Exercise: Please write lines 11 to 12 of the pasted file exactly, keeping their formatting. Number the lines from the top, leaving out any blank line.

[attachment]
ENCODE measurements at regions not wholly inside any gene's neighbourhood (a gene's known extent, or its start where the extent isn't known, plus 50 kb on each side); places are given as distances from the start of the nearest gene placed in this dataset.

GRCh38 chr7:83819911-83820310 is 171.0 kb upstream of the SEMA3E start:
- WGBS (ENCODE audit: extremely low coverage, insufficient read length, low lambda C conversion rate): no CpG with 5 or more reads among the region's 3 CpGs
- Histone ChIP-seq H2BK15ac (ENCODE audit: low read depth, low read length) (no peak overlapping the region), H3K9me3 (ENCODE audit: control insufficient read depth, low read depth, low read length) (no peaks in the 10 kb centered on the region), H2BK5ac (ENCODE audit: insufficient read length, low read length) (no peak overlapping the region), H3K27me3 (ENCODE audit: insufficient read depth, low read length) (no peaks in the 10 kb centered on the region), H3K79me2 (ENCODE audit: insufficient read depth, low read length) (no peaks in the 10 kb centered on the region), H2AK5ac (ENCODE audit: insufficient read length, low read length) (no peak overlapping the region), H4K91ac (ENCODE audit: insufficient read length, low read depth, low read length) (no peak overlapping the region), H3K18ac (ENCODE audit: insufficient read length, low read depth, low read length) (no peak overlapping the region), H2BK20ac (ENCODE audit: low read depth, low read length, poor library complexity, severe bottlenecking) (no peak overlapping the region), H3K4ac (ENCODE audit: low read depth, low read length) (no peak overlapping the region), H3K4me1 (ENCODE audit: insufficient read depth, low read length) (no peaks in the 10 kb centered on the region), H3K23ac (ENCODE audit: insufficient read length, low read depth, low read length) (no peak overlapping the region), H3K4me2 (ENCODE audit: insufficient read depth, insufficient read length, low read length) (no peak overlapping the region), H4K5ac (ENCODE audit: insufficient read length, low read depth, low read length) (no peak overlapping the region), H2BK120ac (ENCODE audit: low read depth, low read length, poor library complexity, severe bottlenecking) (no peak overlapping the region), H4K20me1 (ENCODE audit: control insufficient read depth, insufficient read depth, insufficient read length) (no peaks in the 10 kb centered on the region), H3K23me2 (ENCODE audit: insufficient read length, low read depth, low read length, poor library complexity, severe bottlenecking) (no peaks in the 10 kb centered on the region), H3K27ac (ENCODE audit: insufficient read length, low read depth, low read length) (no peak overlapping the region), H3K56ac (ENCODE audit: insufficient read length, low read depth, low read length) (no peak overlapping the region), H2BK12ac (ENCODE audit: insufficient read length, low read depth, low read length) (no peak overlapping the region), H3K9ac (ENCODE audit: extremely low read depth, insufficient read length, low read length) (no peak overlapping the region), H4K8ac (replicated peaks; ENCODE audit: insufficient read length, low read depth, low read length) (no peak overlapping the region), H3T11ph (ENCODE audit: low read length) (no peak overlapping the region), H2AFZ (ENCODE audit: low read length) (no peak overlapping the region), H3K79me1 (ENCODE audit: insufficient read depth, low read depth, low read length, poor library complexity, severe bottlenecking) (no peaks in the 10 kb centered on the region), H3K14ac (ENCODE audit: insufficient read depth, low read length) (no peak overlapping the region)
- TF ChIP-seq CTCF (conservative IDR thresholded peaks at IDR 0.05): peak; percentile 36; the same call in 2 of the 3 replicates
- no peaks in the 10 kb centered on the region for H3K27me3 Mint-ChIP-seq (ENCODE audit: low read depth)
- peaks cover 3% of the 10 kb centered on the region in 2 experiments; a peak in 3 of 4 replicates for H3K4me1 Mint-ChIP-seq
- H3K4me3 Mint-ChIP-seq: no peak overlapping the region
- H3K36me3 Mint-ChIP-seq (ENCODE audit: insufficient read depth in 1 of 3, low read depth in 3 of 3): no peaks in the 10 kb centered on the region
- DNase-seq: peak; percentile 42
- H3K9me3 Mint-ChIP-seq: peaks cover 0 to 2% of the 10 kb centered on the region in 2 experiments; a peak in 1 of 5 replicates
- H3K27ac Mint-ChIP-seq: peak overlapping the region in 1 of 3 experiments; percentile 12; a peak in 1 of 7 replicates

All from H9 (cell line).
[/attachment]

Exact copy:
- H3K9me3 Mint-ChIP-seq: peaks cover 0 to 2% of the 10 kb centered on the region in 2 experiments; a peak in 1 of 5 replicates
- H3K27ac Mint-ChIP-seq: peak overlapping the region in 1 of 3 experiments; percentile 12; a peak in 1 of 7 replicates